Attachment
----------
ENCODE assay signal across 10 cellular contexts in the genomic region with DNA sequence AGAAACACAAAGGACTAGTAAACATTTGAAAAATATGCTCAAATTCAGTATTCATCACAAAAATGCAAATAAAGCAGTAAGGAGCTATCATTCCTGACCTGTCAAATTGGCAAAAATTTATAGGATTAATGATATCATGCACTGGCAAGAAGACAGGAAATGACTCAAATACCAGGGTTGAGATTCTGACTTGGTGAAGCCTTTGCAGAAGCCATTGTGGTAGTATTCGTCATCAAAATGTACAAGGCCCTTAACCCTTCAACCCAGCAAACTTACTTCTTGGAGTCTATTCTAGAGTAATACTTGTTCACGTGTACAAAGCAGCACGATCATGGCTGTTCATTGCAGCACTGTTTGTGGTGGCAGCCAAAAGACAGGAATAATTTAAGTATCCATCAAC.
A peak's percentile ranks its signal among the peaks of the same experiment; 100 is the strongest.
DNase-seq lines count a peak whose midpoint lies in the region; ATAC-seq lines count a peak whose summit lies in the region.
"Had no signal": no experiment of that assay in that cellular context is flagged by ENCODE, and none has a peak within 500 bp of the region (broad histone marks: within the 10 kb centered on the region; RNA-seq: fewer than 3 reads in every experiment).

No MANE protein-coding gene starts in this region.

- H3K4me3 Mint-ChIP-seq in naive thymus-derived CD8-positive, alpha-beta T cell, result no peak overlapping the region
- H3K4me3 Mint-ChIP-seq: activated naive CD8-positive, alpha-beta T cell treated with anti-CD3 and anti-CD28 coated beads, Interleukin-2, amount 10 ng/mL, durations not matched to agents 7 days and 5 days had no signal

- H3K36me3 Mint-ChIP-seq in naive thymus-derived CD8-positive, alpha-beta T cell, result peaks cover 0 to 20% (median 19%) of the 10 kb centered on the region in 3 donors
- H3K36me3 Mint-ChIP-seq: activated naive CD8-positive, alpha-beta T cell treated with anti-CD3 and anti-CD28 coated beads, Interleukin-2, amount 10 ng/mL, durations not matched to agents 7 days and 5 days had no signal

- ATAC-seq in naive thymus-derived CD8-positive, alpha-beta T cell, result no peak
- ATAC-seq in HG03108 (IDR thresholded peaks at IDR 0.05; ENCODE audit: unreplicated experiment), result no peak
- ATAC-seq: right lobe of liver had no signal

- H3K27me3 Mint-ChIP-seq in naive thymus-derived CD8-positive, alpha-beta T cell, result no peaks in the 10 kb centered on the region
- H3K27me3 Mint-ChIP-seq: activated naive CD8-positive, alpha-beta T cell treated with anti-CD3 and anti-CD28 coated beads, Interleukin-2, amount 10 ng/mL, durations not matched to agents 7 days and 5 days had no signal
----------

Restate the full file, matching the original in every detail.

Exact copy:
ENCODE assay signal across 10 cellular contexts in the genomic region with DNA sequence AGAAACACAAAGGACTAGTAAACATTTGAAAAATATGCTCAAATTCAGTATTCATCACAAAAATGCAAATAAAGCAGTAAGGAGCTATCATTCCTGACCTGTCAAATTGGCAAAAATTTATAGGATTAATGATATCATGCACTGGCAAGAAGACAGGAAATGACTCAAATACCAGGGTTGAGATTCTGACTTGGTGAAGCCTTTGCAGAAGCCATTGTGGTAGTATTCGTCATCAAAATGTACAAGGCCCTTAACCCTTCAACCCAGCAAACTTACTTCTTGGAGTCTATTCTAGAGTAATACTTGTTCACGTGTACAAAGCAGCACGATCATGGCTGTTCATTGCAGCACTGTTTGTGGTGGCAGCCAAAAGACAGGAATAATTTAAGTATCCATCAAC.
A peak's percentile ranks its signal among the peaks of the same experiment; 100 is the strongest.
DNase-seq lines count a peak whose midpoint lies in the region; ATAC-seq lines count a peak whose summit lies in the region.
"Had no signal": no experiment of that assay in that cellular context is flagged by ENCODE, and none has a peak within 500 bp of the region (broad histone marks: within the 10 kb centered on the region; RNA-seq: fewer than 3 reads in every experiment).

No MANE protein-coding gene starts in this region.

- H3K4me3 Mint-ChIP-seq in naive thymus-derived CD8-positive, alpha-beta T cell, result no peak overlapping the region
- H3K4me3 Mint-ChIP-seq: activated naive CD8-positive, alpha-beta T cell treated with anti-CD3 and anti-CD28 coated beads, Interleukin-2, amount 10 ng/mL, durations not matched to agents 7 days and 5 days had no signal

- H3K36me3 Mint-ChIP-seq in naive thymus-derived CD8-positive, alpha-beta T cell, result peaks cover 0 to 20% (median 19%) of the 10 kb centered on the region in 3 donors
- H3K36me3 Mint-ChIP-seq: activated naive CD8-positive, alpha-beta T cell treated with anti-CD3 and anti-CD28 coated beads, Interleukin-2, amount 10 ng/mL, durations not matched to agents 7 days and 5 days had no signal

- ATAC-seq in naive thymus-derived CD8-positive, alpha-beta T cell, result no peak
- ATAC-seq in HG03108 (IDR thresholded peaks at IDR 0.05; ENCODE audit: unreplicated experiment), result no peak
- ATAC-seq: right lobe of liver had no signal

- H3K27me3 Mint-ChIP-seq in naive thymus-derived CD8-positive, alpha-beta T cell, result no peaks in the 10 kb centered on the region
- H3K27me3 Mint-ChIP-seq: activated naive CD8-positive, alpha-beta T cell treated with anti-CD3 and anti-CD28 coated beads, Interleukin-2, amount 10 ng/mL, durations not matched to agents 7 days and 5 days had no signal